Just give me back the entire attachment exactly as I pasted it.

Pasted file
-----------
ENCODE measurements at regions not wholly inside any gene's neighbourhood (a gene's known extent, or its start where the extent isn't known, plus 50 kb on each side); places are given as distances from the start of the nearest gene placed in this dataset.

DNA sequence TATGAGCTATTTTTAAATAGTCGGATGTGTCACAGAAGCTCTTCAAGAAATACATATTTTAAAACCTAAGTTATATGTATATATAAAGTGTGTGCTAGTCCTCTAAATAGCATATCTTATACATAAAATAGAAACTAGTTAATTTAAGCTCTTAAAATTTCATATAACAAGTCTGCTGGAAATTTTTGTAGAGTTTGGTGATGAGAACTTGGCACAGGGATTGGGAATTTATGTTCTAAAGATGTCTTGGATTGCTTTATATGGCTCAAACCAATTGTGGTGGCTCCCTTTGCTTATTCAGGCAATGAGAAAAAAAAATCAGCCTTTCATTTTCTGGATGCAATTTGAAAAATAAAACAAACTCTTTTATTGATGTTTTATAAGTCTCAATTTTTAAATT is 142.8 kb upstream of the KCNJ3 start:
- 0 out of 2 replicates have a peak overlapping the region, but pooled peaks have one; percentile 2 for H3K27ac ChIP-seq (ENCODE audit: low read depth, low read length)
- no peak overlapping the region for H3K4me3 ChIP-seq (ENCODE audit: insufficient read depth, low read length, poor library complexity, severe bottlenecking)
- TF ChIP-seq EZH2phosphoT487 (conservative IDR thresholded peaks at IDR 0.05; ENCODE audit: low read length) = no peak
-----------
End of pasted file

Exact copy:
ENCODE measurements at regions not wholly inside any gene's neighbourhood (a gene's known extent, or its start where the extent isn't known, plus 50 kb on each side); places are given as distances from the start of the nearest gene placed in this dataset.

DNA sequence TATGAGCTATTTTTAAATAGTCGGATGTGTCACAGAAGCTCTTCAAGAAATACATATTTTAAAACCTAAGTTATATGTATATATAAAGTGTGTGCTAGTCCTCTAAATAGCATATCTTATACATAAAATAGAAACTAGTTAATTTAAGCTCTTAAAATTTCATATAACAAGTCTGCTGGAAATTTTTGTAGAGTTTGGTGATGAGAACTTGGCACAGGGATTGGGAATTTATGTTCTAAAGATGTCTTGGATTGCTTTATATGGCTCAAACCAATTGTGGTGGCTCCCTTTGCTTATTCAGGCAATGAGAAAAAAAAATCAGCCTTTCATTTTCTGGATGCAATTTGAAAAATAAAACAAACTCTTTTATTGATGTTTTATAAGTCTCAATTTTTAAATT is 142.8 kb upstream of the KCNJ3 start:
- 0 out of 2 replicates have a peak overlapping the region, but pooled peaks have one; percentile 2 for H3K27ac ChIP-seq (ENCODE audit: low read depth, low read length)
- no peak overlapping the region for H3K4me3 ChIP-seq (ENCODE audit: insufficient read depth, low read length, poor library complexity, severe bottlenecking)
- TF ChIP-seq EZH2phosphoT487 (conservative IDR thresholded peaks at IDR 0.05; ENCODE audit: low read length) = no peak